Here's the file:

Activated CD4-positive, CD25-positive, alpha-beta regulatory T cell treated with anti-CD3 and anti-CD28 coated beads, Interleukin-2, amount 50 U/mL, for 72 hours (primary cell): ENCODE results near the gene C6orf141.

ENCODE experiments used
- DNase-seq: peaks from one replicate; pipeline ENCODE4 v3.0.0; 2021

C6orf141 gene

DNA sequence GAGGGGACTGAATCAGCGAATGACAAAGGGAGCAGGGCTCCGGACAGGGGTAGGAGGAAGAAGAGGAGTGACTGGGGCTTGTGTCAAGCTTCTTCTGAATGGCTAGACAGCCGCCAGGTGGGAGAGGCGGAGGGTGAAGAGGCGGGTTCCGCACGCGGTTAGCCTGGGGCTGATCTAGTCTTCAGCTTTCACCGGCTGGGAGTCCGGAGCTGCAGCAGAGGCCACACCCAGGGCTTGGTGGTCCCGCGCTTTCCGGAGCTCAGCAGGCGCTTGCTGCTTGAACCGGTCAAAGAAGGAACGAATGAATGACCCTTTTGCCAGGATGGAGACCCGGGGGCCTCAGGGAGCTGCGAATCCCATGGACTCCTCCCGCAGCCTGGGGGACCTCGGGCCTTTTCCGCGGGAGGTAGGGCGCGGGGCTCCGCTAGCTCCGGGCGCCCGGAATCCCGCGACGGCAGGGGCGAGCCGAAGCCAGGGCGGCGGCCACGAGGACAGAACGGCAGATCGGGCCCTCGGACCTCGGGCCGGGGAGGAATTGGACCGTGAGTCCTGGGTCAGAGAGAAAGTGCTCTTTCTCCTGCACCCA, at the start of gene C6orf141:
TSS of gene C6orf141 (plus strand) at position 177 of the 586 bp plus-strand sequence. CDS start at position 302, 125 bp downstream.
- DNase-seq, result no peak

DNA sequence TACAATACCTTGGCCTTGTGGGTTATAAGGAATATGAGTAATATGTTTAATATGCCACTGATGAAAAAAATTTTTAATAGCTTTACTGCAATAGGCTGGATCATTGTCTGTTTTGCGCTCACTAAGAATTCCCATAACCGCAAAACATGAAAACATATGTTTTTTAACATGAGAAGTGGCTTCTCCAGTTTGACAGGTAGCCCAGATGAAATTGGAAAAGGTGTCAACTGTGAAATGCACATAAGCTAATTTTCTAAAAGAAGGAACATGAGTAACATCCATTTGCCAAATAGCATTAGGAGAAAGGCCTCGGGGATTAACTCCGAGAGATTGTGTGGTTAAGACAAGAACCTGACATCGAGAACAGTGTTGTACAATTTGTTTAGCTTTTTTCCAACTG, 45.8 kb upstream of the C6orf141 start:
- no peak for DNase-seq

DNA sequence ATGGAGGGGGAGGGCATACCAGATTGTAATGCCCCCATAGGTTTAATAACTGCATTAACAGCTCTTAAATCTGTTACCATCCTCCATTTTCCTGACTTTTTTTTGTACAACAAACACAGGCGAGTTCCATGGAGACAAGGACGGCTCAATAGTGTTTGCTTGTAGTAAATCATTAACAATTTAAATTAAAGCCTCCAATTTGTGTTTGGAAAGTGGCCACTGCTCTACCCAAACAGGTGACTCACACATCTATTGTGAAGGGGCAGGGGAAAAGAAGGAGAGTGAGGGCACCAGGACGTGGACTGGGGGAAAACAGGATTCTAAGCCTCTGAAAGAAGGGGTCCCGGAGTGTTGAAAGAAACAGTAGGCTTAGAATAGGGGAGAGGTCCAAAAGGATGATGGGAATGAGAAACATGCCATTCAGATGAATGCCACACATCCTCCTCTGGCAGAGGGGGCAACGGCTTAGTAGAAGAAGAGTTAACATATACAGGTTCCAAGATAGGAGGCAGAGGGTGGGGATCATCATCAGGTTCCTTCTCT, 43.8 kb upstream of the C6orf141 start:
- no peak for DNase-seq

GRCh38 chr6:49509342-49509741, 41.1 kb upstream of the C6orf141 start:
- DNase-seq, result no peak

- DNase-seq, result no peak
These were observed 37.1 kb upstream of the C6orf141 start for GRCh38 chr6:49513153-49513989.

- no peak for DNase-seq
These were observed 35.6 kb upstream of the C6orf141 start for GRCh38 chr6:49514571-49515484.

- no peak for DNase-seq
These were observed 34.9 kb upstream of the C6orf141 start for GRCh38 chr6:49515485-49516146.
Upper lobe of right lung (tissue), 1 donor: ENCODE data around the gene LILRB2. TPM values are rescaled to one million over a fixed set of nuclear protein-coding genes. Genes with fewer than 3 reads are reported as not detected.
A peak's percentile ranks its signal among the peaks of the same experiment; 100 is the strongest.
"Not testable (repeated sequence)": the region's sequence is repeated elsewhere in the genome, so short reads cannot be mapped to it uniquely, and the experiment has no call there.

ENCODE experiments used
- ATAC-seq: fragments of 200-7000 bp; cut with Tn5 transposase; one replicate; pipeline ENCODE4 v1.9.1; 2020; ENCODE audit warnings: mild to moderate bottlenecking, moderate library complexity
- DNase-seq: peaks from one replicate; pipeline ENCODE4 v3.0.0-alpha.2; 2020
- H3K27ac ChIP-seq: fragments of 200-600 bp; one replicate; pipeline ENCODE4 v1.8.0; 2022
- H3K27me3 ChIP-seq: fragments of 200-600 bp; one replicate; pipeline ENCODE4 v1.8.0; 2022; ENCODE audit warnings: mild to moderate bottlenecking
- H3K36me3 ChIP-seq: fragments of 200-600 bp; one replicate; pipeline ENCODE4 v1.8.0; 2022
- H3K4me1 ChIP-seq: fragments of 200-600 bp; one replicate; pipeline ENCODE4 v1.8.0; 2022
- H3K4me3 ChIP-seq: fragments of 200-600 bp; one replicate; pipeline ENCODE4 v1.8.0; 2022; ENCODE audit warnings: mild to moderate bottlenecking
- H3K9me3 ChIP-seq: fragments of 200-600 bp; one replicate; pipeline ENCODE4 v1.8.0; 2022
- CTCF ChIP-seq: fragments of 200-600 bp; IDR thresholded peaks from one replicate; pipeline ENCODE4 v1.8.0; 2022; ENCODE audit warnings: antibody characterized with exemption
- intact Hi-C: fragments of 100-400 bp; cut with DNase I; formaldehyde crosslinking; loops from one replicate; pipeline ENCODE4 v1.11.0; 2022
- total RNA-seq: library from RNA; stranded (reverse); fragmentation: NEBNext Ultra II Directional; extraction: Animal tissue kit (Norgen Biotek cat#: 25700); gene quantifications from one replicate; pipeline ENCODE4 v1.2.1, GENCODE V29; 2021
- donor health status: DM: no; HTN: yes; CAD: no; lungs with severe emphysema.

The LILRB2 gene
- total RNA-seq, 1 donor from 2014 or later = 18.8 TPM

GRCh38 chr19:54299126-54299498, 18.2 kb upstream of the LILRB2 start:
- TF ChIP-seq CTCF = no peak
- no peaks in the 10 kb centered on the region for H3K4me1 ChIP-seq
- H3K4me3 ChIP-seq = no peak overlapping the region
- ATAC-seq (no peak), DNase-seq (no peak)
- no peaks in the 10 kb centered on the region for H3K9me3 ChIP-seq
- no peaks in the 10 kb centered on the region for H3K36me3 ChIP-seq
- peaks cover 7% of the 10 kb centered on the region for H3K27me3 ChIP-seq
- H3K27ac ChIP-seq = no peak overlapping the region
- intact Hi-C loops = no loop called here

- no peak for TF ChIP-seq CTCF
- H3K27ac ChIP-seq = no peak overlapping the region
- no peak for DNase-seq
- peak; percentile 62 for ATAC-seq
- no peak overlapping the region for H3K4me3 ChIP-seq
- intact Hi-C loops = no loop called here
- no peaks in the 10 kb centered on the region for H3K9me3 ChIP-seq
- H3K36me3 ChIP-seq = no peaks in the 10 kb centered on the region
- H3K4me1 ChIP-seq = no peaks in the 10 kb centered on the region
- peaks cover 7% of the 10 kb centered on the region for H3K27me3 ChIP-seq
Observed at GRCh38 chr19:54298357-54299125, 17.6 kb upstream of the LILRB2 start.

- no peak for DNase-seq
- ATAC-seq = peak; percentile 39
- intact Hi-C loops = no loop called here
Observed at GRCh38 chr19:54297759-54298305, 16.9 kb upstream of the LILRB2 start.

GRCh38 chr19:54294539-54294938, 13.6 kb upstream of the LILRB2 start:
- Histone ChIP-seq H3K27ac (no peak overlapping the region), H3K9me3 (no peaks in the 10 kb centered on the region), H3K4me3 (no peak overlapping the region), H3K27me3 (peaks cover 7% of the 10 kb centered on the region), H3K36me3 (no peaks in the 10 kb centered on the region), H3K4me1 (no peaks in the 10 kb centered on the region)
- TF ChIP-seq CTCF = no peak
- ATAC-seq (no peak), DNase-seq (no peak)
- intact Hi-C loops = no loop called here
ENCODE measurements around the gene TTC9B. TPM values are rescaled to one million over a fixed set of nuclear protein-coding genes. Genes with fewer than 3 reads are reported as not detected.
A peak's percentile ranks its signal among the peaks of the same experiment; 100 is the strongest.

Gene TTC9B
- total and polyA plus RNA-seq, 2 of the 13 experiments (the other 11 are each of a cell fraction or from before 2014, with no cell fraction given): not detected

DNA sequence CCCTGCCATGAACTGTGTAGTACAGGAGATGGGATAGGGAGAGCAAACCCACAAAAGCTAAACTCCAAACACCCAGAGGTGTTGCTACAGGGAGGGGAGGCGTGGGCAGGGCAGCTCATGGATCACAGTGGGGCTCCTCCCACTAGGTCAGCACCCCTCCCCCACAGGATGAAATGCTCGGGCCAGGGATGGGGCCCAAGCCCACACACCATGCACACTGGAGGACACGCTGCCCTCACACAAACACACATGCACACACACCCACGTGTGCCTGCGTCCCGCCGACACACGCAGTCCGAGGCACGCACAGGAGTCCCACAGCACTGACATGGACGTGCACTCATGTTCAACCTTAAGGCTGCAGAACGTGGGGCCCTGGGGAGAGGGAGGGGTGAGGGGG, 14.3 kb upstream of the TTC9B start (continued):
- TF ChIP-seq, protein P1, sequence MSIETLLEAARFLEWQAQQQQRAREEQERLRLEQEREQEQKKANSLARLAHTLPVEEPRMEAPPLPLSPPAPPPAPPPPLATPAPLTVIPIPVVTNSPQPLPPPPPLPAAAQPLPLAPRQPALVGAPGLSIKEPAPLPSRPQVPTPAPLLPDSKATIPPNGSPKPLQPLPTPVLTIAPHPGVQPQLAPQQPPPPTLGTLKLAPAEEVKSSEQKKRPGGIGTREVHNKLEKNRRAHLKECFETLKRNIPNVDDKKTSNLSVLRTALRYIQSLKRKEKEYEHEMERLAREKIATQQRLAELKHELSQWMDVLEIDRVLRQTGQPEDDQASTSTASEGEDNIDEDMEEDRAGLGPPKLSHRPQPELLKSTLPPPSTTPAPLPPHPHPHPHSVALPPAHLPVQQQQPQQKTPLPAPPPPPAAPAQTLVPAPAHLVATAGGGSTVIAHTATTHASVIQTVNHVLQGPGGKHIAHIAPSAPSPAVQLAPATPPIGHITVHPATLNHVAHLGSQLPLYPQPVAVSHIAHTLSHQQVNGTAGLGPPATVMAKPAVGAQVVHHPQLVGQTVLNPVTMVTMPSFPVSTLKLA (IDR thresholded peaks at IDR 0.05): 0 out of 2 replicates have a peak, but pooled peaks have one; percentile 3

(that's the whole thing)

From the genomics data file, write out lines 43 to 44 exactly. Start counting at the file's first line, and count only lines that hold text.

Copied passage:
- no peaks in the 10 kb centered on the region for H3K9me3 ChIP-seq
- no peaks in the 10 kb centered on the region for H3K36me3 ChIP-seq